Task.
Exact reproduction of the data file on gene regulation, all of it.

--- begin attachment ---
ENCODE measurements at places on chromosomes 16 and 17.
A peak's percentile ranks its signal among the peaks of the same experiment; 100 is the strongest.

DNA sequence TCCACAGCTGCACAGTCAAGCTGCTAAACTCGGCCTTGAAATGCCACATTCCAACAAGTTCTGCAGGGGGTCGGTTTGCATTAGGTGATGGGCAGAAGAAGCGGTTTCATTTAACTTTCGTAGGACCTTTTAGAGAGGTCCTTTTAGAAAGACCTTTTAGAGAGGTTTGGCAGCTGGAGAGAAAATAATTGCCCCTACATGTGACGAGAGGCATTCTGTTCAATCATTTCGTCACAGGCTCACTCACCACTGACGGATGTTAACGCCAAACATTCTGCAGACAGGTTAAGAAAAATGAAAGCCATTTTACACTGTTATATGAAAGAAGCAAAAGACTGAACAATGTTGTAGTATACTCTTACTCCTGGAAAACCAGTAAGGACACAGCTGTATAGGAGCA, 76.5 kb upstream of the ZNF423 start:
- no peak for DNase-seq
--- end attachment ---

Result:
ENCODE measurements at places on chromosomes 16 and 17.
A peak's percentile ranks its signal among the peaks of the same experiment; 100 is the strongest.

DNA sequence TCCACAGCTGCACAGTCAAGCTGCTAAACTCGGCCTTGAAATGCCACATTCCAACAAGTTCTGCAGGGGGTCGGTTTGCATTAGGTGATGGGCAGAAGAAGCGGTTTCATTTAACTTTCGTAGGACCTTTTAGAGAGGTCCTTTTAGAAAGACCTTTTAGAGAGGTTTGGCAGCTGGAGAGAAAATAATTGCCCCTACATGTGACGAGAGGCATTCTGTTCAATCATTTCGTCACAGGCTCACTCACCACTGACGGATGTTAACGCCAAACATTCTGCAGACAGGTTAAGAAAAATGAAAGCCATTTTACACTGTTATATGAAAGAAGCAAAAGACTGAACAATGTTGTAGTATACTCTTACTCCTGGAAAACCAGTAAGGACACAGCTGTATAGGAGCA, 76.5 kb upstream of the ZNF423 start:
- no peak for DNase-seq